29/01/2020 - 18:21

Embracing WA's new strata legislation – the benefits of community titling for developers

29/01/2020 - 18:21


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Embracing WA's new strata legislation – the benefits of community titling for developers

Benefits of community title

Community title schemes lend themselves well to large-scale development where time and flexible staging is required for example, in "Metrohubs". From a developer's perspective, the ability to retain control over such elements is extremely important. Community title schemes allow more facilities to be shared by sub-schemes but with control of the facilities remaining with the higher levels of the community scheme if desired i.e., tier 1 corporations – which could be local councils, the developer or such other entities as required.  Community titling facilitates mixed use in buildings and schemes and attracts major investment to generate economic growth. Breakfast Point in Sydney, New South Wales is a prime example of the use of community titling. Development at Breakfast Point commenced in 1999 and was completed in 2019 with $570 million invested over that time.

Particularly for WA, community title schemes have been earmarked to help deliver smart and sustainable density in "Metrohubs" i.e., around major public transport links and areas of high social and commercial activity such as hospitals and universities located near the Metronet train lines. Community title schemes will enable integrated land development along the Metronet lines and above train stations.

What is community title?

In WA, the Strata Titles Amendment Bill 2018 and Community Titles Bill 2018 (the Strata and Community Title Legislation) were assented to on 19 November 2018. Upon proclamation, the legislation will come into force. The Strata and Community Title Legislation reforms the current legislation in a number of key areas but the subject of this article is to hone in on one key area in particular – community title.

What is it and why bother with it in the WA property market?

Community title is very similar to strata title in that, when you buy a lot, you own that lot and share ownership and responsibility for common areas on the property. The main difference between strata title and community title is the way in which the boundaries are defined. Strata title is generally used in structures such as apartment buildings and townhouses where the lots are therefore defined by structural aspects of the building (such as height and depth of walls and ceilings). A community title, however, can incorporate several buildings and a great deal of land and therefore lot entitlement and boundaries relate to surveyed land measurements (usually unlimited in height and depth unless otherwise specified on the plan).

What are the benefits of community title in WA?

In addition to the benefits noted above (flexible staging and timing, economic investment etc.), the WA legislation makes provision for "sustainability infrastructure" (infrastructure that is designed to avoid, remedy or mitigate adverse effects on the environment). The definition gives the example of solar panels, clothes lines and rainwater tanks. Given the increase in the cost of electricity and gas, and with water restrictions continuing, a major driver to install certain types of infrastructure has been to save money and promote sustainable energy sources. Solar panels in particular have become a relatively cheap and accessible technology as a result of Federal Government rebates and the WA Feed-in Tariff. These drivers have helped solar panel installations on residential and small business rooftops grow to an estimated 230,000 installations in Western Australia as at 2017.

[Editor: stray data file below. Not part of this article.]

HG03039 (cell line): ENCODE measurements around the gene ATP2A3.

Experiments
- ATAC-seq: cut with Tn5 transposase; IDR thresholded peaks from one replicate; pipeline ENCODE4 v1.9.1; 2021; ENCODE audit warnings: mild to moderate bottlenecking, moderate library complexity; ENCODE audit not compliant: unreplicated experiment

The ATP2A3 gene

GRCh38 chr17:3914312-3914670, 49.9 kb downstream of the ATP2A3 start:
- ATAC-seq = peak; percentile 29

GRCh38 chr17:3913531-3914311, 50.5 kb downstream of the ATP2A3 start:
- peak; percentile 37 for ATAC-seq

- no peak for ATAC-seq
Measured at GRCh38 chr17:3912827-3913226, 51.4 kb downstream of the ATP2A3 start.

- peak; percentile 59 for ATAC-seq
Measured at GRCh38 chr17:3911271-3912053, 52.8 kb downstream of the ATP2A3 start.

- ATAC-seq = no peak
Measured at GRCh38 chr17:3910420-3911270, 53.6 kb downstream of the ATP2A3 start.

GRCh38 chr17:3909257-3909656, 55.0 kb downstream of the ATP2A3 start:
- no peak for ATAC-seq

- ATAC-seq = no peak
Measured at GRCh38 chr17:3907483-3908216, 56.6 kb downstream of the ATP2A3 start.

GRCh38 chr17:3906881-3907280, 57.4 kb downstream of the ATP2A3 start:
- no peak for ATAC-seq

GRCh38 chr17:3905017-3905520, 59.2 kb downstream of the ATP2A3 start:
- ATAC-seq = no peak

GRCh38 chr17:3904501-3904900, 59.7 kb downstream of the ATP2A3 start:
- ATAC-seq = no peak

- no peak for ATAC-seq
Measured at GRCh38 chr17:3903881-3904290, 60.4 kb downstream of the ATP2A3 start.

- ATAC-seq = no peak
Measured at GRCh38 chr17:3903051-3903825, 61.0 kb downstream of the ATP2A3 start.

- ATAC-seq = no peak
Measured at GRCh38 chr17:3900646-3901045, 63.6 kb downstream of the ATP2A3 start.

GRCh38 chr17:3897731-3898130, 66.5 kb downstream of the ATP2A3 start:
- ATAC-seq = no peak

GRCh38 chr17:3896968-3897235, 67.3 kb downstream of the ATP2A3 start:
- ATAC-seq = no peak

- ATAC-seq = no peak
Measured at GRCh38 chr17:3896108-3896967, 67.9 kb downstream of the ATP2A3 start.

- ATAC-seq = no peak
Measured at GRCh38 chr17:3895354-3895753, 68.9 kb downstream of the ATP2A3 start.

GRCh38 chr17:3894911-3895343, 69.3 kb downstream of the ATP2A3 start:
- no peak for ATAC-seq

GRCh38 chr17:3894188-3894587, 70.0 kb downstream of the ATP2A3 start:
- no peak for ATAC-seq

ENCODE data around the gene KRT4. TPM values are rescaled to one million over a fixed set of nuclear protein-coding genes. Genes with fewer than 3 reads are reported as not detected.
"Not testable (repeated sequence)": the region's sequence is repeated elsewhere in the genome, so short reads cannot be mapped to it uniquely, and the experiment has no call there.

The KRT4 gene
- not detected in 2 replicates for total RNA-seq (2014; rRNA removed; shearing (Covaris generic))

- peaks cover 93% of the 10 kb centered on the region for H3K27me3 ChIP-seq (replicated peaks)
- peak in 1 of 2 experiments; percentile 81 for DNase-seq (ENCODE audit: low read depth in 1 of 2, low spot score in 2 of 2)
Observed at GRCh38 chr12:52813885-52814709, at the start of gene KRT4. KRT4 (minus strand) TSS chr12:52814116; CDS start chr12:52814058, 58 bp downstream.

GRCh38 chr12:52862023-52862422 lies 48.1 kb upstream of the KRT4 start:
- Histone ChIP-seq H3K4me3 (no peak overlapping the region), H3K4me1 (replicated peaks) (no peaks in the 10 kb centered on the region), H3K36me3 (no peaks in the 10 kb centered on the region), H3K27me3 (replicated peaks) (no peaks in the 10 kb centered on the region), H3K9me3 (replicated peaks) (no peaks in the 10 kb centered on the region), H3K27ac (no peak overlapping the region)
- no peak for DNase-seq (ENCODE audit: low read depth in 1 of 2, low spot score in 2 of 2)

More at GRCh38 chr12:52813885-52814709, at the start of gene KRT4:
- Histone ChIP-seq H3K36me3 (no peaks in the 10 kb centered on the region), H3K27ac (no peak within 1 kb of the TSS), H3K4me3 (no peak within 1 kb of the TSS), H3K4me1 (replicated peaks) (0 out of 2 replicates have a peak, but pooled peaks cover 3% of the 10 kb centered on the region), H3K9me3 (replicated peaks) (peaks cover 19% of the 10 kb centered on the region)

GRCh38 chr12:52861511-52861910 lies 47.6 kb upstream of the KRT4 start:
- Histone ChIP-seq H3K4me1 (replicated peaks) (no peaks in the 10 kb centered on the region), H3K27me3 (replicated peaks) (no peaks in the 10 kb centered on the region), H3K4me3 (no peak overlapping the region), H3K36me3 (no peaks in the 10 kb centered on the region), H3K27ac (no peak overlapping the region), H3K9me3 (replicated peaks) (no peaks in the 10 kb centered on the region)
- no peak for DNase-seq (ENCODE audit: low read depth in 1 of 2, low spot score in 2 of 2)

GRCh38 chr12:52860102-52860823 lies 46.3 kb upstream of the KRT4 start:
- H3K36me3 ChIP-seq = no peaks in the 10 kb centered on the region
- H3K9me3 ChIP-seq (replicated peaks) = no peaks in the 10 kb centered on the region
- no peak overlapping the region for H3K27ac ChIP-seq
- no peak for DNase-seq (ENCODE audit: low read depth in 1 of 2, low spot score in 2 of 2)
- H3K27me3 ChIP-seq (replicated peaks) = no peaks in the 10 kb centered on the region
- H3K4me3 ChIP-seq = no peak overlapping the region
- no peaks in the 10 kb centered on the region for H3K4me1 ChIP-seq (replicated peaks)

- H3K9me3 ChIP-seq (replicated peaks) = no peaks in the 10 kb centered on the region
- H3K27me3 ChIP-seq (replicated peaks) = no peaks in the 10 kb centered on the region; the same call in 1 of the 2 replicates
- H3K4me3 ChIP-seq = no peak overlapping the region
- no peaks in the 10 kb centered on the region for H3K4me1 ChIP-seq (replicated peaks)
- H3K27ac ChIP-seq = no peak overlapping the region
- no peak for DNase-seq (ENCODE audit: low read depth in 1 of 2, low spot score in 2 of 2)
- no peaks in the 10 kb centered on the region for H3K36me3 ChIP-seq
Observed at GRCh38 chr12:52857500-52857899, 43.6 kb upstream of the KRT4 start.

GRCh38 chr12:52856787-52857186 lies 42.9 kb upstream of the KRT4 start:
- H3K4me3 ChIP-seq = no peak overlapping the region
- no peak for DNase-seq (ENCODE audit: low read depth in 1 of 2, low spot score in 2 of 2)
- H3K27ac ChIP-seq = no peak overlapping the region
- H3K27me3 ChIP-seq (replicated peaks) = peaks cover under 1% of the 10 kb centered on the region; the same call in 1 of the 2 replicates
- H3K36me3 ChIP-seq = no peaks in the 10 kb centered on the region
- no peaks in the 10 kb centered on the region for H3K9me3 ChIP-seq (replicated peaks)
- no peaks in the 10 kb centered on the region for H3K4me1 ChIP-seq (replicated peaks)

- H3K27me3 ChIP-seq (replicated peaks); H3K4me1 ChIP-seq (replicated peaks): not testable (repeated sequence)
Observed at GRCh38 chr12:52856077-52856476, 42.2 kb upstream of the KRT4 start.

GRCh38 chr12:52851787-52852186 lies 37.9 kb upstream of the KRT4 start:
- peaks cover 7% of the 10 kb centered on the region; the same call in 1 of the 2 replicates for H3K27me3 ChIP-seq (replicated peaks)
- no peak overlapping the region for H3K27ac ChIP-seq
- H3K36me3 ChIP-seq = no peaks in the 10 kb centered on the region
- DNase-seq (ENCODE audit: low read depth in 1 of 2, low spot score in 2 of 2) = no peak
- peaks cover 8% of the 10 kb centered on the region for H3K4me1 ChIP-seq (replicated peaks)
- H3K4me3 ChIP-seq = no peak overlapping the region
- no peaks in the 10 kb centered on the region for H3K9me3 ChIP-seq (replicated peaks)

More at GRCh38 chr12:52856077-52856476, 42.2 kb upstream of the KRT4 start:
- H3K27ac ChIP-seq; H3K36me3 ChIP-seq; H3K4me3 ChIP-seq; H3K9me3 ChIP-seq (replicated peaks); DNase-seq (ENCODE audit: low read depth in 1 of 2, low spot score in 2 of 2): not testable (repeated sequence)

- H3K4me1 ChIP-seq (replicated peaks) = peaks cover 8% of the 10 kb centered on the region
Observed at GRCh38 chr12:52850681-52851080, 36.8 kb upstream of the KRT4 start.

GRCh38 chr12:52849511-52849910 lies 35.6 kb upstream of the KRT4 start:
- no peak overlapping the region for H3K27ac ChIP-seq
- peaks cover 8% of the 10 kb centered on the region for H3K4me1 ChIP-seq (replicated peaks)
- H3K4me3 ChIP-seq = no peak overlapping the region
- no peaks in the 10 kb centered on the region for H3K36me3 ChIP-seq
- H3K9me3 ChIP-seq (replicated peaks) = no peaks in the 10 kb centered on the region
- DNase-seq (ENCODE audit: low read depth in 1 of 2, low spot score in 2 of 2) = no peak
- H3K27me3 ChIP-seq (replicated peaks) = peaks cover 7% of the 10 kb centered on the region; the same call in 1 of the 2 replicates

Accordingly, the ability to plan for and allow these installations is increasingly important. The Strata and Community Title Legislation allows community corporations (tier 1, 2 or 3) to enter into a sustainability infrastructure contract by ordinary resolution, which is a significant concession from what was previously adopted for strata title arrangements where a resolution without dissent was required.  The provisions in the legislation have been drafted broadly enough to allow for changing technologies to be included in the definition of "sustainable infrastructure". The benefits of sustainable infrastructure would be reflected in reduced levies payable by the community title owners in situations where a provider purchases electricity from the community corporation (under the Renewable Energy Buyback Scheme (REBS)) or where the WA state government pays the community corporation a Feed-in Tariff for any excess solar energy exported back to the grid (in addition to REBS).


In a nutshell, community titling was included in the Strata and Community Title Legislation in order to permit a broader range of development to go hand in hand with the construction of the Metronet infrastructure.  Coupled with the increasing demand for renewable energy sources, the financial benefits of implementing such sources, and the ability of the developer to retain control over timing and staging, community titling is the perfect structure for a large-scale development with benefits for both buyers / owners and developers.


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